Reading Time: About 3 minutes
I debated whether or not to report this week. Like much of the nation, I have been troubled and saddened by Wednesday’s mass shooting in Parkland, Florida that claimed the lives of 14 students and three adults who attempted to save them. I get into a funk every time we re-live this nightmare, and I usually force myself into a social media blackout for a few days because the rhetoric pulls me apart.
One story brought the tragedy home for me, that of Marjory Stoneman Douglas student Cameron Kasky, who authored a powerful Op-Ed for CNN, begging lawmakers to act. He shared how he sheltered in a classroom with his brother, who has special needs. I thought of my daughter, who is a senior in high school and who also has special needs. How would she protect herself in a similar situation? Parents shouldn’t have to contemplate these things.
While I considered sitting out a week, I decided against it because I want to share research that offers insight on how we can act together to wage against future tragedies like Parkland. There’s a body of research that focuses on “slacktivism,” a consumer tendency to make token displays of support for a cause, followed by an unwillingness to provide more meaningful contributions. Social media has exacerbated this behavior. In the moment of tragedy, multitudes of online citizens publicly post messages of outrage at the circumstances, support for victims, and calls for change. Yet few of those same citizens do anything once the public focus subsides.
A 2014 study in the Journal of Consumer Research sought to understand this behavior, and specifically to determine a link between initial acts of support and meaningful acts of contribution in the long term. In five experiments, it documents a fascinating and disheartening trend. People who showed their initial support for a cause in a public way were less willing to contribute meaningfully than people who offered initial support in a more private interaction.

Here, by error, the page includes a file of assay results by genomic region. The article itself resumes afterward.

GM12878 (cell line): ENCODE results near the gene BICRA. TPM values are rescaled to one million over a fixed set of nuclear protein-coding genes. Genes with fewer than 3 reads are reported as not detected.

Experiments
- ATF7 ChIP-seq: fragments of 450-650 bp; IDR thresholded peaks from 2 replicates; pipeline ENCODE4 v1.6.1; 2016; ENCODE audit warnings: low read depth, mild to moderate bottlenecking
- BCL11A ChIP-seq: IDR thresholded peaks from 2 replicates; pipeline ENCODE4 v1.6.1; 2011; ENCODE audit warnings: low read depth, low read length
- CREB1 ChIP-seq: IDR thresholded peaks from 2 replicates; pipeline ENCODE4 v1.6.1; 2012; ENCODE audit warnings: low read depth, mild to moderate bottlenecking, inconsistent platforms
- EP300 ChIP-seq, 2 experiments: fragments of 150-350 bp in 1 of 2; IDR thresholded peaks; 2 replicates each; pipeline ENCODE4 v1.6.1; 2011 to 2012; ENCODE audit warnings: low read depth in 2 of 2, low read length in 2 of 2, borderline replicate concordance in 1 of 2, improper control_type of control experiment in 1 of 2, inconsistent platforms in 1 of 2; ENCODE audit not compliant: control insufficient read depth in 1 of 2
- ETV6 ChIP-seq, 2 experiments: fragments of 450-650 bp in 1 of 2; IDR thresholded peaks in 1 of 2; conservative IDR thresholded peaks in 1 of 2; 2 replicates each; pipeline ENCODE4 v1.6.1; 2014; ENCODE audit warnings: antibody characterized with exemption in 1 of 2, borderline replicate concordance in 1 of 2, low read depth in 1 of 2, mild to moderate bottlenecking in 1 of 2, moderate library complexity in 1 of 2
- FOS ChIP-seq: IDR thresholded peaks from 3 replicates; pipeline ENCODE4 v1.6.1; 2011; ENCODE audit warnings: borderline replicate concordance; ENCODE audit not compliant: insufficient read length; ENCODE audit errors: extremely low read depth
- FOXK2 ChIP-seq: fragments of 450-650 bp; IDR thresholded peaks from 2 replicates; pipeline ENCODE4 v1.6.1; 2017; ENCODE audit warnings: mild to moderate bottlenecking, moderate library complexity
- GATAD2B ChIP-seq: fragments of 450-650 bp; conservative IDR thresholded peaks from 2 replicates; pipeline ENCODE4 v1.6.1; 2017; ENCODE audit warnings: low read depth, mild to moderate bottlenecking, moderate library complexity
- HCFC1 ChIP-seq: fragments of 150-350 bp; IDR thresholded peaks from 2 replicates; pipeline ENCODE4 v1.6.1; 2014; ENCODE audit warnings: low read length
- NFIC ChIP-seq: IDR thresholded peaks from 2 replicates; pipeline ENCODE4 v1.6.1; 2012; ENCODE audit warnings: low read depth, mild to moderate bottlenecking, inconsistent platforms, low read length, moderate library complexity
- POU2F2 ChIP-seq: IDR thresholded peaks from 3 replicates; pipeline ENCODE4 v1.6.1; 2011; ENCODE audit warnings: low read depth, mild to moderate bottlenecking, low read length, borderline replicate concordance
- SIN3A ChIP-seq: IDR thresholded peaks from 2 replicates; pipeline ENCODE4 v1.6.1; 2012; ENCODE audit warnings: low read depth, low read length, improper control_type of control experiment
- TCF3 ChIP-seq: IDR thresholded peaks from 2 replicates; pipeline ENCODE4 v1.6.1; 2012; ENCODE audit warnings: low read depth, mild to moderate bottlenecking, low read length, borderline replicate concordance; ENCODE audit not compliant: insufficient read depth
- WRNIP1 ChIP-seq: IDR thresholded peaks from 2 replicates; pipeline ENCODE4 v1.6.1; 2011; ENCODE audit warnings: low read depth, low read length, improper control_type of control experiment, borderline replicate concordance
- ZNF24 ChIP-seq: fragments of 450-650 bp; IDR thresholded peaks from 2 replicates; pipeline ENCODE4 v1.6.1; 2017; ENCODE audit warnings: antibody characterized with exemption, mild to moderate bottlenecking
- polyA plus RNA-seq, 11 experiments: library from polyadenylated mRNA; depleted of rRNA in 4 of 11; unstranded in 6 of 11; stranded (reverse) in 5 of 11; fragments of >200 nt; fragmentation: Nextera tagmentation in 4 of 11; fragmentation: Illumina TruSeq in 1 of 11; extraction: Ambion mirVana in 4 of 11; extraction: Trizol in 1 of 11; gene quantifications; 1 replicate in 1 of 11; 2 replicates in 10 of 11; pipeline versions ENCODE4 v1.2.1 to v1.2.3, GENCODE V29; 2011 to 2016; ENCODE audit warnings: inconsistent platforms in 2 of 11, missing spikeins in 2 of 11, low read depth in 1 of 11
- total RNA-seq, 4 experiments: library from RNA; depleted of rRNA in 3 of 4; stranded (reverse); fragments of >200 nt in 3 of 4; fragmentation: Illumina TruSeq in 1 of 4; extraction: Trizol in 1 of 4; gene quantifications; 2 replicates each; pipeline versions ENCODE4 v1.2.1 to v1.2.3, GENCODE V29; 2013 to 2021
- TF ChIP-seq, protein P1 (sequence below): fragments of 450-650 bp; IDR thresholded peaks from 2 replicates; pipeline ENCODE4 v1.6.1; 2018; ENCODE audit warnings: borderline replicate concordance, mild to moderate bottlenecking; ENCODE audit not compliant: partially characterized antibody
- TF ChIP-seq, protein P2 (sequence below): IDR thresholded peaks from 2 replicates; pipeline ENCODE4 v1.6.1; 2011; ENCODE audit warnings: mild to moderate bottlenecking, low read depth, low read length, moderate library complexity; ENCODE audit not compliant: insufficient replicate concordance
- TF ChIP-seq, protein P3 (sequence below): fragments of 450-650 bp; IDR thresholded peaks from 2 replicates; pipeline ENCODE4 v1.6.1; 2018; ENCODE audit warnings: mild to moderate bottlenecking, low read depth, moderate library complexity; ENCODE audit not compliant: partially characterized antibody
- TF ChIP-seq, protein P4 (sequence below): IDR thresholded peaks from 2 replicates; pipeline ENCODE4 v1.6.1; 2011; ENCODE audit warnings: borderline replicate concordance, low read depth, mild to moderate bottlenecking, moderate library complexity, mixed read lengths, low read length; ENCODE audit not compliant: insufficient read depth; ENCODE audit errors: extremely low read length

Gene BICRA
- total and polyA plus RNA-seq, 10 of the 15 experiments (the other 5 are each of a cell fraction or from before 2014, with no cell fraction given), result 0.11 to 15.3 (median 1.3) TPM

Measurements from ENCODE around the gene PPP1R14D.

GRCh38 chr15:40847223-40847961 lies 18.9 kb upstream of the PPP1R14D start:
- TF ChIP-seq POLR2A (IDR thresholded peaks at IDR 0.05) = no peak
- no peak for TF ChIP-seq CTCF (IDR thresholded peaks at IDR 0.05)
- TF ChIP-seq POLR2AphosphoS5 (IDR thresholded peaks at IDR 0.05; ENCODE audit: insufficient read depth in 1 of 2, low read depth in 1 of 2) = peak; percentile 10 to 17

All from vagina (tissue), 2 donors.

Study authors Kirk Kristofferson, Katherine White and John Peloza provide an intriguing conceptual framework to explain this behavioral pattern. One aspect of it considers “moral licensing,” a previously studied phenomenon in which “prior prosocial behavior gives people license to subsequently engage in less moral or helpful actions.” In other words, I posted my support on my Facebook page, so now my conscience is clear when I post photos of my brunch feast. My example is trite, but in line with part of the logic that occurs.
The authors also explored “consistency motives,” another well-researched dimension of consumer psychology, according to which an initial meaningful engagement with a consumer predicts the likelihood of meaningful engagement in the future. Thus, when a consumer experiences a private interaction with a cause early on, they are more likely to stick with it and show additional support in the future. In the sales and marketing trade, this is known as the “foot in the door” effect. For example, my private connection relating Cameron Kasky’s experience in Parkland to my family situation increases the chances that I will do more than simply post a statement on Facebook and move on.
This research is just one of a series of studies that have been published in recent years, and it offers compelling insight for those who are leading causes. It’s not enough to drive a social media tidal wave. It’s too easy for slacktivists to glom on to a cause and then drift back into their lives. Indeed, this is perhaps one of the biggest contributors to our lack of momentum on dealing with the issues of guns in America. The New York Times reported that since the tragedy of Sandy Hook in 2012, we have witnessed 239 school shootings nationwide, with 438 victims, 138 of whom were killed. After each occurrence, many took to social media, but few have followed through to do more. This, despite findings from a Gallup poll that was released just days before the Parkland shootings, showing a majority of Americans are dissatisfied with gun laws and policies.
If this issue troubles you as much as it troubles me, go one step further. Write to your senators and congressional representatives. Participate in peaceful public events that lobby for change, such as the proposed “walk out” of students and teachers that is being planned for April 20th. Encourage young people to vote in the upcoming election, and to make their voices heard. You may choose to publicize your actions on social media or not, and that’s ok because the reality is your private action is more likely to make a meaningful public contribution.